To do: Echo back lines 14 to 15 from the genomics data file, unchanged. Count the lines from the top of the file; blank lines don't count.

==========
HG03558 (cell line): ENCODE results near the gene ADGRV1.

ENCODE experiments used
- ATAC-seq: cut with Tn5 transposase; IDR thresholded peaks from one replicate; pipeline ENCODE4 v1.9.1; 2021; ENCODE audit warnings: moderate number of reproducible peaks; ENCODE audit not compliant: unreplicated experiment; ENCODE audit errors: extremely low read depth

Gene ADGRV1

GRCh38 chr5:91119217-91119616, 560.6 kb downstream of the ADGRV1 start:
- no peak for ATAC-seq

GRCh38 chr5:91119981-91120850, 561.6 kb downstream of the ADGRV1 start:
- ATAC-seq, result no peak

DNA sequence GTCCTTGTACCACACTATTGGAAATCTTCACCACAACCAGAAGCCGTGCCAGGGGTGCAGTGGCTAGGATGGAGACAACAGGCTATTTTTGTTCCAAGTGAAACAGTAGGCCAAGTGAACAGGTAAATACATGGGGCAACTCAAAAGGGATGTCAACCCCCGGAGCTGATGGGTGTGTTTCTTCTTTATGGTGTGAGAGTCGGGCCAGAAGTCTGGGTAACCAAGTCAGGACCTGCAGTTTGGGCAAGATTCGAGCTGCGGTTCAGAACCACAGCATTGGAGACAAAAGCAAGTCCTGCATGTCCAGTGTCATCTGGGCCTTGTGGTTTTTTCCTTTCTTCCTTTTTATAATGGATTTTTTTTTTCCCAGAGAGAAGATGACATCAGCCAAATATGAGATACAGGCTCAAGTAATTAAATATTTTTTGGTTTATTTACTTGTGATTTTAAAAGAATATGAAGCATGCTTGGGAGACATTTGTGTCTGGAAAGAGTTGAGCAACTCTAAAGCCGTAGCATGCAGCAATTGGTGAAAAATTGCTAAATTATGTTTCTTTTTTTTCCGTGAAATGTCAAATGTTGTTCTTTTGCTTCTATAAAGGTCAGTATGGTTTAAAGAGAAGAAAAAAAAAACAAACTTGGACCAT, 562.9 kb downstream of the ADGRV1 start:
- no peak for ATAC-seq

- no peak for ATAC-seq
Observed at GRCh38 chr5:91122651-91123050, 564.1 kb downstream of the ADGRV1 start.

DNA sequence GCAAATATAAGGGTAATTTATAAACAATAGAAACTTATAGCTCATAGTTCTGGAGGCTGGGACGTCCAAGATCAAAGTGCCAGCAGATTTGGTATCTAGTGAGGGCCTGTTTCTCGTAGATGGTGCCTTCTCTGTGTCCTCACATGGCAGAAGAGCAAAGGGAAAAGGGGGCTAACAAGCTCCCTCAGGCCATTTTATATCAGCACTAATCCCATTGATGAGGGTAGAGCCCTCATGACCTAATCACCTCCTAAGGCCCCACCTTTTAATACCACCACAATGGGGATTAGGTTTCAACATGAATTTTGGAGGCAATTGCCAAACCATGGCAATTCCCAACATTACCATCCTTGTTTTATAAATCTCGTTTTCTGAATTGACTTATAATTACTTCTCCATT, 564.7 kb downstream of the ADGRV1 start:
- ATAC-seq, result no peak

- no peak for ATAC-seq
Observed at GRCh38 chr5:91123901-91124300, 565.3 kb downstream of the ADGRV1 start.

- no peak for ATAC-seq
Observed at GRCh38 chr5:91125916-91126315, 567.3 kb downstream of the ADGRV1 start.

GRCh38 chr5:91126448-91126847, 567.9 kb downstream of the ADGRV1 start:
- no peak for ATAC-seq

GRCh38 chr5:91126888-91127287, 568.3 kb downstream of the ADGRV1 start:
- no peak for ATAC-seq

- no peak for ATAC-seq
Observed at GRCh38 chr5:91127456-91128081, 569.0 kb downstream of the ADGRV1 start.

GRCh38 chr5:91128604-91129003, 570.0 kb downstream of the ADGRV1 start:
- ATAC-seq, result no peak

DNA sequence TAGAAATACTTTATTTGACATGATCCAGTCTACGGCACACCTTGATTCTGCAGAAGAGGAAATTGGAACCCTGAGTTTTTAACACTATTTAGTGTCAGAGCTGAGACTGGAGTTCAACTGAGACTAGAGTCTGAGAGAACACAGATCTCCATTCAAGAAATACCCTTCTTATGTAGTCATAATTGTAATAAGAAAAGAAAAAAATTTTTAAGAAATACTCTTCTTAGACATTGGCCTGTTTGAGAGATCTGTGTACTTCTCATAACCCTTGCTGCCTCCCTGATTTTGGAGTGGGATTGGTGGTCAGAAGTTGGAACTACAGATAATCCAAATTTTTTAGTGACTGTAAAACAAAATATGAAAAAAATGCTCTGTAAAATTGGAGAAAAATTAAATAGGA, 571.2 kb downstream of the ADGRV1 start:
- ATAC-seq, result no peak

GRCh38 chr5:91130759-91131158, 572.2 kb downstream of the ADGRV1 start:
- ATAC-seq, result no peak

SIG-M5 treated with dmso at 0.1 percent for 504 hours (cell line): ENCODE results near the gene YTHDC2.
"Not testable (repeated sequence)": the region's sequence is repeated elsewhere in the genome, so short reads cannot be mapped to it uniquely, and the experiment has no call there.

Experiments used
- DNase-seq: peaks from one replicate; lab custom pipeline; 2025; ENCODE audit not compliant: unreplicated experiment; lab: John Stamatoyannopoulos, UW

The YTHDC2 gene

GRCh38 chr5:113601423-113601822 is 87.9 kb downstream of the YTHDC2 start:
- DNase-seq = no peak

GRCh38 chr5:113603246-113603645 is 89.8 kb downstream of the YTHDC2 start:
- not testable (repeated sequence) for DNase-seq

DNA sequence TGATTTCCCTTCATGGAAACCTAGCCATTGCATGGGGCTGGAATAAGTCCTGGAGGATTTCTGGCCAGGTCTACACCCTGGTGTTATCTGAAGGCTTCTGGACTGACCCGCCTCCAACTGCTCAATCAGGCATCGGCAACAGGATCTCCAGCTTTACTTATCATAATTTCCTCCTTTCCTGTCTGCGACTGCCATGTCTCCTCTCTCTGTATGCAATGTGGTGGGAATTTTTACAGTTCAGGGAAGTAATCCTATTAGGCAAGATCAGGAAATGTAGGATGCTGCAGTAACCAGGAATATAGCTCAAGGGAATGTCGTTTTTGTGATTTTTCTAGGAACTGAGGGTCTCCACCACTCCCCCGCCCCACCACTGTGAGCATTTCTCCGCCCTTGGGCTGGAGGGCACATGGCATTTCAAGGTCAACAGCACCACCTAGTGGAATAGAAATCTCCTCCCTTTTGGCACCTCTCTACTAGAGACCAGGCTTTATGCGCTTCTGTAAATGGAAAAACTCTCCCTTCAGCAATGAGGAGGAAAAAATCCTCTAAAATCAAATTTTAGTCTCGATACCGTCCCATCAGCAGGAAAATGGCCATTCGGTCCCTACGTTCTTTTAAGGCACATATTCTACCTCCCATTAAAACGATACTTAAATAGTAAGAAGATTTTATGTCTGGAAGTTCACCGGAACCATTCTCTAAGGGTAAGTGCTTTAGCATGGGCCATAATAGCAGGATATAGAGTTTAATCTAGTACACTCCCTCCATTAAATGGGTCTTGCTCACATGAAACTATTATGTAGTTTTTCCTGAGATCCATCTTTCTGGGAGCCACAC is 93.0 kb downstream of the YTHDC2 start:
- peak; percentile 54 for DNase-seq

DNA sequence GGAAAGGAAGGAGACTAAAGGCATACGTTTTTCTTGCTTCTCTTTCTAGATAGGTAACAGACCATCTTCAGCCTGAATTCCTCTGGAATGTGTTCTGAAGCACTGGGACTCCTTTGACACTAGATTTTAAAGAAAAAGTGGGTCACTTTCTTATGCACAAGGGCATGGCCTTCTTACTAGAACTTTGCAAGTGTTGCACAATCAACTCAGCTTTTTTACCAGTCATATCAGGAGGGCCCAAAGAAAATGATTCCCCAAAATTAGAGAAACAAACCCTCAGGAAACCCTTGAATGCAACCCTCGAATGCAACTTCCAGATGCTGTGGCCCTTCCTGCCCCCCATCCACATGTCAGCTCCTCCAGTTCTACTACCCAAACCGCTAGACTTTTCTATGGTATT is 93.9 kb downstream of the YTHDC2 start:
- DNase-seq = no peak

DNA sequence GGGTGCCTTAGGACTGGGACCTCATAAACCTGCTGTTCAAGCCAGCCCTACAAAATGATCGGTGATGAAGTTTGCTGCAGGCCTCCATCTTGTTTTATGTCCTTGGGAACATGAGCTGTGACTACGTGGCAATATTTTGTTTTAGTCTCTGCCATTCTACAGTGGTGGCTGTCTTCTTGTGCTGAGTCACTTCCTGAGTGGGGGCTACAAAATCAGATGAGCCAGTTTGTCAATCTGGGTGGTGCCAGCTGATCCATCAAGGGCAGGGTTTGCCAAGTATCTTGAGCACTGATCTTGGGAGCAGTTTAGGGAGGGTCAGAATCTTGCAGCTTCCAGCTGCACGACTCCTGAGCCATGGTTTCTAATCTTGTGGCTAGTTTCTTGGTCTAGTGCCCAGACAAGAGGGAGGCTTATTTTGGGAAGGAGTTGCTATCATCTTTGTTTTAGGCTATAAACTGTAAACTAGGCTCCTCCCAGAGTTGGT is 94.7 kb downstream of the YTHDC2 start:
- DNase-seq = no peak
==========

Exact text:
- ATAC-seq, result no peak

- no peak for ATAC-seq